If you’re not ovulating regularly you might be feeling a little out of balance or, if you are ovulating but dealing with excess estrogen or a short luteal phase, that’s when PMS can set in. Evidence is emerging of links between decreased PMS symptoms and predominantly plant-based diets although it’s early days.
Why is this? Although the exact reason as to why PMS occurs is not fully understood, the decline in estrogen and progesterone in the last few days of your cycle almost certainly plays a part. As the food that we eat can affect our hormone levels, it’s important that we pay close attention to our diet whether we include animal products in it or not.
Be aware of nutrient deficiencies
Regardless of your eating habits, if you have heavy periods you can be at risk of nutrient deficiencies. Now combine that with a vegan diet that doesn’t account for missing vitamins and minerals and you’re putting yourself at serious risk. It is important to be aware of nutrient deficiencies when trying to conceive and I’d advise you test, don’t guess. There are numerous companies that allow you to test various vitamin/mineral/hormone markers using a simple finger prick test at home.
Iron is a nutrient of concern for many women, with some studies suggesting that iron deficiency is just as common in those who have meat in their diet than those who don’t. However the issue with the vegan diet is not the amount of iron but instead the type.
Why is this? A vegan diet is higher in non-haem iron whereas a diet containing meat is higher in haem iron. Non-haem iron has a lower bioavailability than haem iron meaning it’s not absorbed as easily by the body, putting you at risk of iron deficiency anemia. When adhering to a vegan diet however there are ways you can help increase this absorption such as combining your iron-containing foods with Vitamin C and avoiding having them with inhibitors of iron absorption such as phytic acid, zinc or calcium.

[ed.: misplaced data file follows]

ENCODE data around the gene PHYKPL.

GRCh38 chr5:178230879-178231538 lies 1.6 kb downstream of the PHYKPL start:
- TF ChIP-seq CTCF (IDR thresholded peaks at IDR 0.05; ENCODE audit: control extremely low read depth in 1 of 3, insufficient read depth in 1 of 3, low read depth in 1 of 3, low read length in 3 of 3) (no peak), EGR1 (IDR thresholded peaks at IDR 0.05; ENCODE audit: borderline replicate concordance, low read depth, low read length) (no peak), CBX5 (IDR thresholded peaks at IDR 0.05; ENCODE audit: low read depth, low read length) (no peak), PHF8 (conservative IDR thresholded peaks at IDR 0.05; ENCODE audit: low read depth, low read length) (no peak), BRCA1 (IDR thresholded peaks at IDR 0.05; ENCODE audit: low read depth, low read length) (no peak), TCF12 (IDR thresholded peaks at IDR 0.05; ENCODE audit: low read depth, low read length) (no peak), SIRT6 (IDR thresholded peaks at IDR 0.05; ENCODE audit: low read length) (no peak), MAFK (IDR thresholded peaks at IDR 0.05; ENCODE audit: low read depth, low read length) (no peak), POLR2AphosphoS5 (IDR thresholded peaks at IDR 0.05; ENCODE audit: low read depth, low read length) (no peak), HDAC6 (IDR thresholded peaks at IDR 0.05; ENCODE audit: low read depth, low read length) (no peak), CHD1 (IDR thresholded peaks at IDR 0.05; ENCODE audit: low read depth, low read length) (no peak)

More scientific research in the general public over longer periods of time needs to take place to draw comprehensive conclusions as to whether the vegan diet is better or worse or for your menstrual cycle. However, whether you’re going all out for Veganuary this year or you're simply reducing your meat intake the best thing you can is to educate yourself on how to eat a vegan diet the right way and avoid deficiencies.
Why tracking your cycle is important when making dietary changes
By using OvuSense to reliably track your cycle, using live, core body temperature data analysis, you’ll be putting yourself in the best position possible when it comes to trying to conceive. OvuSense allows you to track any changes to diet and lifestyle by enabling you to access daily data on your body and menstrual cycle. This allows you and your nutritionist to see how changes are affecting your cycle but also introduce supplements where needed to maintain a regular, healthy cycle.
About Lara Baudains
Lara is a qualified nutritionist, personal trainer, health writer and product developer based in London. Registered with the Association for Nutrition (ANutr), she has carried out a Bachelor’s (BSc) degree in Biomedical Sciences and a Master’s (MSc) degree in Nutrition. She is also a level 3 qualified personal trainer and currently works as a freelance nutritionist as well as the Head of Nutrition and Product Development for a leading London-based supplement company.
If you’d like to find out more about her work, head to www.lara-nutrition.com or @lara_nutrition_ where you can work together to boost your fertility through diet.